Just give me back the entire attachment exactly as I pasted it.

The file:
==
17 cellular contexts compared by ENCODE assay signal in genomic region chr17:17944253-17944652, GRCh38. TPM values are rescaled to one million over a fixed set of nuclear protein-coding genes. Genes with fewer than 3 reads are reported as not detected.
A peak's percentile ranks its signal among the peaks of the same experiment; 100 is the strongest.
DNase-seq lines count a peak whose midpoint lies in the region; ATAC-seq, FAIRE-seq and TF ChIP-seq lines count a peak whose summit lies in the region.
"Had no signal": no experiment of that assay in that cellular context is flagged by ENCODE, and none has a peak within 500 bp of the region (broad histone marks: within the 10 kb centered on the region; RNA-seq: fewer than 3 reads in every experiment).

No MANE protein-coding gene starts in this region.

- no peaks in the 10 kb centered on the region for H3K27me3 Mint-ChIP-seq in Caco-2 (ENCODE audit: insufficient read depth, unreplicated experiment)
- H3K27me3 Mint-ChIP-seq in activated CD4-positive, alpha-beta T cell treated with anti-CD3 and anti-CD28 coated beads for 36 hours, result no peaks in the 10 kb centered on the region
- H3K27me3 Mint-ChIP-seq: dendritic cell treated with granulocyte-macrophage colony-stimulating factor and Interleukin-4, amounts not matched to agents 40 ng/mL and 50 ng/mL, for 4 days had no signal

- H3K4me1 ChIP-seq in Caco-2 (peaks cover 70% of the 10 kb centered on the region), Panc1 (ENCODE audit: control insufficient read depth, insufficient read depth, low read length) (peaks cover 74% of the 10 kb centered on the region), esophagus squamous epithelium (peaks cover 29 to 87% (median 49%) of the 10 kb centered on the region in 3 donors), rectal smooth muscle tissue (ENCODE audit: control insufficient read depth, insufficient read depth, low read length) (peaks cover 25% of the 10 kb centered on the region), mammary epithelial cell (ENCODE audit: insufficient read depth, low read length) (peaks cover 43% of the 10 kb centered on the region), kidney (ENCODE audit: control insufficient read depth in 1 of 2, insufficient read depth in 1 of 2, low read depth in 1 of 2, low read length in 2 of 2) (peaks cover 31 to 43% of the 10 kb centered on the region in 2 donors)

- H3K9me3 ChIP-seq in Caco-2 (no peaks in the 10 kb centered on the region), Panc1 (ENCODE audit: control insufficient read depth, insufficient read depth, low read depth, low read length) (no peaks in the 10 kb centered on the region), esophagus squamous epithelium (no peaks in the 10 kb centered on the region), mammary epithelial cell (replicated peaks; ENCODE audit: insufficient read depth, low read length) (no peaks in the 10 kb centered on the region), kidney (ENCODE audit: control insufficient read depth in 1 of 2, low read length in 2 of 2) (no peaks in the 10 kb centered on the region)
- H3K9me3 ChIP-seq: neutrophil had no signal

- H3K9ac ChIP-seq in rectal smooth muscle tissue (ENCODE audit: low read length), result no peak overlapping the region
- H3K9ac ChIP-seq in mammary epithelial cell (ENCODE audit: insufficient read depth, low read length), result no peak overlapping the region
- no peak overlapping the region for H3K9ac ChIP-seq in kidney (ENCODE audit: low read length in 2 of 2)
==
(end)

17 cellular contexts compared by ENCODE assay signal in genomic region chr17:17944253-17944652, GRCh38. TPM values are rescaled to one million over a fixed set of nuclear protein-coding genes. Genes with fewer than 3 reads are reported as not detected.
A peak's percentile ranks its signal among the peaks of the same experiment; 100 is the strongest.
DNase-seq lines count a peak whose midpoint lies in the region; ATAC-seq, FAIRE-seq and TF ChIP-seq lines count a peak whose summit lies in the region.
"Had no signal": no experiment of that assay in that cellular context is flagged by ENCODE, and none has a peak within 500 bp of the region (broad histone marks: within the 10 kb centered on the region; RNA-seq: fewer than 3 reads in every experiment).

No MANE protein-coding gene starts in this region.

- no peaks in the 10 kb centered on the region for H3K27me3 Mint-ChIP-seq in Caco-2 (ENCODE audit: insufficient read depth, unreplicated experiment)
- H3K27me3 Mint-ChIP-seq in activated CD4-positive, alpha-beta T cell treated with anti-CD3 and anti-CD28 coated beads for 36 hours, result no peaks in the 10 kb centered on the region
- H3K27me3 Mint-ChIP-seq: dendritic cell treated with granulocyte-macrophage colony-stimulating factor and Interleukin-4, amounts not matched to agents 40 ng/mL and 50 ng/mL, for 4 days had no signal

- H3K4me1 ChIP-seq in Caco-2 (peaks cover 70% of the 10 kb centered on the region), Panc1 (ENCODE audit: control insufficient read depth, insufficient read depth, low read length) (peaks cover 74% of the 10 kb centered on the region), esophagus squamous epithelium (peaks cover 29 to 87% (median 49%) of the 10 kb centered on the region in 3 donors), rectal smooth muscle tissue (ENCODE audit: control insufficient read depth, insufficient read depth, low read length) (peaks cover 25% of the 10 kb centered on the region), mammary epithelial cell (ENCODE audit: insufficient read depth, low read length) (peaks cover 43% of the 10 kb centered on the region), kidney (ENCODE audit: control insufficient read depth in 1 of 2, insufficient read depth in 1 of 2, low read depth in 1 of 2, low read length in 2 of 2) (peaks cover 31 to 43% of the 10 kb centered on the region in 2 donors)

- H3K9me3 ChIP-seq in Caco-2 (no peaks in the 10 kb centered on the region), Panc1 (ENCODE audit: control insufficient read depth, insufficient read depth, low read depth, low read length) (no peaks in the 10 kb centered on the region), esophagus squamous epithelium (no peaks in the 10 kb centered on the region), mammary epithelial cell (replicated peaks; ENCODE audit: insufficient read depth, low read length) (no peaks in the 10 kb centered on the region), kidney (ENCODE audit: control insufficient read depth in 1 of 2, low read length in 2 of 2) (no peaks in the 10 kb centered on the region)
- H3K9me3 ChIP-seq: neutrophil had no signal

- H3K9ac ChIP-seq in rectal smooth muscle tissue (ENCODE audit: low read length), result no peak overlapping the region
- H3K9ac ChIP-seq in mammary epithelial cell (ENCODE audit: insufficient read depth, low read length), result no peak overlapping the region
- no peak overlapping the region for H3K9ac ChIP-seq in kidney (ENCODE audit: low read length in 2 of 2)